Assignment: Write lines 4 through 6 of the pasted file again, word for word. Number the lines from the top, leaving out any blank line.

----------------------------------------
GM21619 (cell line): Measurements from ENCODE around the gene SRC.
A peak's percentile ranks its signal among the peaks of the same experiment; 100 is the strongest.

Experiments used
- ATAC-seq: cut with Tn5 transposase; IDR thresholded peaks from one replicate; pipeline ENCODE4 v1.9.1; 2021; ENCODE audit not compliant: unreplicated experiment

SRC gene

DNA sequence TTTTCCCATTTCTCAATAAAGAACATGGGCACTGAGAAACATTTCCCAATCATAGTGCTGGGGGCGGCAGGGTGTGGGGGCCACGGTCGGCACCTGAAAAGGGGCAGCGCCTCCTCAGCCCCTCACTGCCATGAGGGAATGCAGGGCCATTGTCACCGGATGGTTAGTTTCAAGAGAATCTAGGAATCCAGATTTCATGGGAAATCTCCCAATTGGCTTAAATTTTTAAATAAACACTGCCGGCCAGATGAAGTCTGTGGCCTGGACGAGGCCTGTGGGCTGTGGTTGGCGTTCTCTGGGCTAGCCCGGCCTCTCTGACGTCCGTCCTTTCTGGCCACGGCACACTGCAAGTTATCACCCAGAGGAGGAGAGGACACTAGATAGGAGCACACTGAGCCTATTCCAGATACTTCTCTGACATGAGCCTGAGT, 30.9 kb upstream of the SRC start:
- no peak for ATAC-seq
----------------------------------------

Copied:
- ATAC-seq: cut with Tn5 transposase; IDR thresholded peaks from one replicate; pipeline ENCODE4 v1.9.1; 2021; ENCODE audit not compliant: unreplicated experiment

SRC gene

DNA sequence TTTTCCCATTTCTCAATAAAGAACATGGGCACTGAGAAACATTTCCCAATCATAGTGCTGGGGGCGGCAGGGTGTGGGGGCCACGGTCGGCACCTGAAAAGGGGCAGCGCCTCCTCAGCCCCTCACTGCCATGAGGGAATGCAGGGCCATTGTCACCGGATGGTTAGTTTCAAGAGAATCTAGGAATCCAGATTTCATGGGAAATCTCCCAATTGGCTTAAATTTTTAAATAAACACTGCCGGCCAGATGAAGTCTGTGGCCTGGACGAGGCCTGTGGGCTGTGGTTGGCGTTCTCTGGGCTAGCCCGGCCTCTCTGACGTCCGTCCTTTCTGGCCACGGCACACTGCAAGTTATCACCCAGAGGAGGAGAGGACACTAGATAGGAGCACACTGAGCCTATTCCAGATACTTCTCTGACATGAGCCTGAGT, 30.9 kb upstream of the SRC start: